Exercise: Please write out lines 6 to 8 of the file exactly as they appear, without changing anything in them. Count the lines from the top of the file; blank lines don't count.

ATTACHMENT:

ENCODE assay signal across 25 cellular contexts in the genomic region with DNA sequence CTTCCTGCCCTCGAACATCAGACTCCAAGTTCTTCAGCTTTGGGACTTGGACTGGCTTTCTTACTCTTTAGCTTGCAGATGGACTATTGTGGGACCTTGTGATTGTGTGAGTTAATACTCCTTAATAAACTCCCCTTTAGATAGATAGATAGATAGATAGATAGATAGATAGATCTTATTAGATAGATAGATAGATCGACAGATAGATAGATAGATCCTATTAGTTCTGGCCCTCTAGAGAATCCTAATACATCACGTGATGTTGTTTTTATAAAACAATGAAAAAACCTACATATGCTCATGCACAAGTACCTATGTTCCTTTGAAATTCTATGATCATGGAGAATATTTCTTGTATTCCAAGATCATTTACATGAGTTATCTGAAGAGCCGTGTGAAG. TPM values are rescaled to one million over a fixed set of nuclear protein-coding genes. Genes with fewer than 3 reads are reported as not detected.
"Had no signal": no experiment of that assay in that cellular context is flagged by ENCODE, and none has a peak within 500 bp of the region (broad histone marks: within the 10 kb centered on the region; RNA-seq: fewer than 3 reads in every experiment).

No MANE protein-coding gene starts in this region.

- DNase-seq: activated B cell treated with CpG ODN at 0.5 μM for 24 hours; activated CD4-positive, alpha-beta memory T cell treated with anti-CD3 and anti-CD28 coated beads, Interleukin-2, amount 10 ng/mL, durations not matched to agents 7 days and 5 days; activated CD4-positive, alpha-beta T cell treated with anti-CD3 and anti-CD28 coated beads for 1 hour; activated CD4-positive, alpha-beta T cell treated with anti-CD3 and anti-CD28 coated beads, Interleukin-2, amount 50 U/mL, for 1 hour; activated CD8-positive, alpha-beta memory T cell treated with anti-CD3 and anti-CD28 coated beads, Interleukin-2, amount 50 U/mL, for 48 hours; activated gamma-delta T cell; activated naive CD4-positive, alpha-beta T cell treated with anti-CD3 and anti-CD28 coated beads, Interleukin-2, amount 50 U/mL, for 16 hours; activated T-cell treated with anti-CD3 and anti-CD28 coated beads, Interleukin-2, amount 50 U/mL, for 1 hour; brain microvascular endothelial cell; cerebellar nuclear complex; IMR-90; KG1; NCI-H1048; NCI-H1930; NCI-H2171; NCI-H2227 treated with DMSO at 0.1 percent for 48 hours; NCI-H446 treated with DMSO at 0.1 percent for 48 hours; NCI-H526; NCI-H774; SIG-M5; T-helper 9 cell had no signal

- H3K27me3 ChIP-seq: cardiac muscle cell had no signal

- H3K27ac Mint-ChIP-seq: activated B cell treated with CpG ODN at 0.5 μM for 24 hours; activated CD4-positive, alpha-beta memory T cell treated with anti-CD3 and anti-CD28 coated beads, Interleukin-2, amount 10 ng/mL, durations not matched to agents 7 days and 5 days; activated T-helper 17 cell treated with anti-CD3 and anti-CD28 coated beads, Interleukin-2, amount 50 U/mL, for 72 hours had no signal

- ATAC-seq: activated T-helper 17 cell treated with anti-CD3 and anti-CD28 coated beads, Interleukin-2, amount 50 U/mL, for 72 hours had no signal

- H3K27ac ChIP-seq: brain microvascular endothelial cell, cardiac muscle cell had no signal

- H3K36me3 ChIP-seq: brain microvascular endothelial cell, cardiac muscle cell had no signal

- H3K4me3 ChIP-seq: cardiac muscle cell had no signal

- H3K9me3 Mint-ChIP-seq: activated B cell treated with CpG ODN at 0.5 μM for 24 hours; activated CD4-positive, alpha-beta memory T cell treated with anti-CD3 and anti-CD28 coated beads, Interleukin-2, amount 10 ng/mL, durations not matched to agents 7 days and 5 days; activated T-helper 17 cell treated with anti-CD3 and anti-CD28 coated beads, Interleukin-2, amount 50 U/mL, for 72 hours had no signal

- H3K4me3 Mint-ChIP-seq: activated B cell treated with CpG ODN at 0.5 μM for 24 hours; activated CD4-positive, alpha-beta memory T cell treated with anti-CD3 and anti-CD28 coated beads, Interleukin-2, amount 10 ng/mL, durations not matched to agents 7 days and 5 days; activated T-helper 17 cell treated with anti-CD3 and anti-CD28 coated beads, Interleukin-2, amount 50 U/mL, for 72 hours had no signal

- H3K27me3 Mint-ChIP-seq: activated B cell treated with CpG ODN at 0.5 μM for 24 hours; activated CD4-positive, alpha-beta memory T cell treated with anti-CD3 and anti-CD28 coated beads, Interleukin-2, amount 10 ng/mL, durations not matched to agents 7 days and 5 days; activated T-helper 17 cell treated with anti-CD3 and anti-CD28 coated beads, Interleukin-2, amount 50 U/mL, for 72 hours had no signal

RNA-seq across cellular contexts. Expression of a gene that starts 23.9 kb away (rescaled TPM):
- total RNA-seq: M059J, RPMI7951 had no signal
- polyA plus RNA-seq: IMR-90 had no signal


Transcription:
- H3K27ac Mint-ChIP-seq: activated B cell treated with CpG ODN at 0.5 μM for 24 hours; activated CD4-positive, alpha-beta memory T cell treated with anti-CD3 and anti-CD28 coated beads, Interleukin-2, amount 10 ng/mL, durations not matched to agents 7 days and 5 days; activated T-helper 17 cell treated with anti-CD3 and anti-CD28 coated beads, Interleukin-2, amount 50 U/mL, for 72 hours had no signal

- ATAC-seq: activated T-helper 17 cell treated with anti-CD3 and anti-CD28 coated beads, Interleukin-2, amount 50 U/mL, for 72 hours had no signal

- H3K27ac ChIP-seq: brain microvascular endothelial cell, cardiac muscle cell had no signal